The chairman of the Japan Doctors Union who has been critical of Tokyo going forward with hosting the Olympics this summer is warning that there could be an “Olympic strain” of COVID-19 that comes with the global gathering in Japan’s largest city.
Dr. Naoto Ueyama, looking at Japan’s case numbers and their impact on the healthcare system, is expressing wariness about the quadrennial sporting event, originally pushed from its planned 2020 dates to this coming July 23-August 8.
“It is dangerous to hold the Olympics here in Tokyo this July,” he remarked in a press conference, as reported by the Washington Post. With people from more than 200 nations set to converge on the Olympics, he noted that “all of the different mutant strains of the virus that exist in different places will be concentrated and gathered here in Tokyo.”
Concerns about the event have also been voiced by several prominent medical journals, including the New England Journal of Medicine, which recently wrote, “We believe the IOC’s determination to proceed with the Olympic Games is not informed by the best scientific evidence.”
The British Medical Journal also expressed a wish that Olympic organizers would reconsider holding the Games, given that vaccines are still not widely available in parts of the world and “huge uncertainty remains about the trajectory of the pandemic.”
But Kenji Shibuya—director of the Institute of Population Health at King’s College in London, who has been assisting with Japan’s inoculation efforts—wasn’t as concerned about staging the Olympics.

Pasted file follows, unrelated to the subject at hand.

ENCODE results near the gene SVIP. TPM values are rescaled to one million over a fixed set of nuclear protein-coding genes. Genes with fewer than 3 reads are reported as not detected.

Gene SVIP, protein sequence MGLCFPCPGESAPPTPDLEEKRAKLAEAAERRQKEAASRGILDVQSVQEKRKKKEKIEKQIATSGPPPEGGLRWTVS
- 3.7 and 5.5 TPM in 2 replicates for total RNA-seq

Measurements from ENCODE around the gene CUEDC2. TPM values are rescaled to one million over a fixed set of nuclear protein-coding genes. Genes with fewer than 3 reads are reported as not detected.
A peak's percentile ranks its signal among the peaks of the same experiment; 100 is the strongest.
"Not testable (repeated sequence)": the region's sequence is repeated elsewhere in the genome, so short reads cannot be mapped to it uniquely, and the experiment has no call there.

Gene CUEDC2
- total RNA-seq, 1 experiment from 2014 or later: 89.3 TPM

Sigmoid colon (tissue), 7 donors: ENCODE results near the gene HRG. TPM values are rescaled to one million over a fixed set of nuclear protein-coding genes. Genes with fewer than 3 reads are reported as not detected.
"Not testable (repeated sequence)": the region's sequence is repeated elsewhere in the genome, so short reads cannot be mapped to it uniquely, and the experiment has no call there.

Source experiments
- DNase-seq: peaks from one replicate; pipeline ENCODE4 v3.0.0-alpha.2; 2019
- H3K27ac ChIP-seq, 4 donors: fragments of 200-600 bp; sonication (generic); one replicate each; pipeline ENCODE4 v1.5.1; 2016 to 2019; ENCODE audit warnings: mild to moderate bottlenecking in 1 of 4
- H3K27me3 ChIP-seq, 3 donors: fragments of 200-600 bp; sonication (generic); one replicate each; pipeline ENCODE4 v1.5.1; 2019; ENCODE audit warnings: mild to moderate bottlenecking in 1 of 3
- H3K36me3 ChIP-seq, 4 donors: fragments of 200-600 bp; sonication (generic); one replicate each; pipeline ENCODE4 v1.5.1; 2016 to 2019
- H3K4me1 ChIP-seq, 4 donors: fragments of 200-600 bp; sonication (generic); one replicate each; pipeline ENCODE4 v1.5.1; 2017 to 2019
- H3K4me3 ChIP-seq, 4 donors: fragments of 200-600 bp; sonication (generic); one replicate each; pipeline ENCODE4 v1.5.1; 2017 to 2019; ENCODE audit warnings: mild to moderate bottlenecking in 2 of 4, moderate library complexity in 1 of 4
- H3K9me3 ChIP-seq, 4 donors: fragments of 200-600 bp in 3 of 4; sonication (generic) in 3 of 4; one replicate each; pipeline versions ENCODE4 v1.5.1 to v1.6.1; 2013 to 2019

“Mutation takes place when virus stays in immuno-compromised or partially immunized people for a long period of time,” Shibuya said, according to Reuters. “So the current situation in Japan is more dangerous than (during) the Tokyo Games, in my opinion.”
Currently, only 2.3% of Japan’s approximately 125 million residents are fully vaccinated, making it one of the world’s slowest vaccine rollouts. That’s compared to about 50% of fully vaccinated Americans, as of late May.
Japan’s government is currently preparing to extend a state of emergency across much of the nation, as the Japan Times reported. That status was originally supposed to be lifted on May 31 but now could extend well into June, meaning that it might be lifted just mere weeks before visitors from across the world arrive for the festivities.
An International Olympic Committee even said the Olympics could be held under a state of emergency. That displeased Ueyama.
“In regards to these statements,” the doctor said, “the people of Japan are indeed holding great anger toward this, and this is even more the case for healthcare and medical professionals.”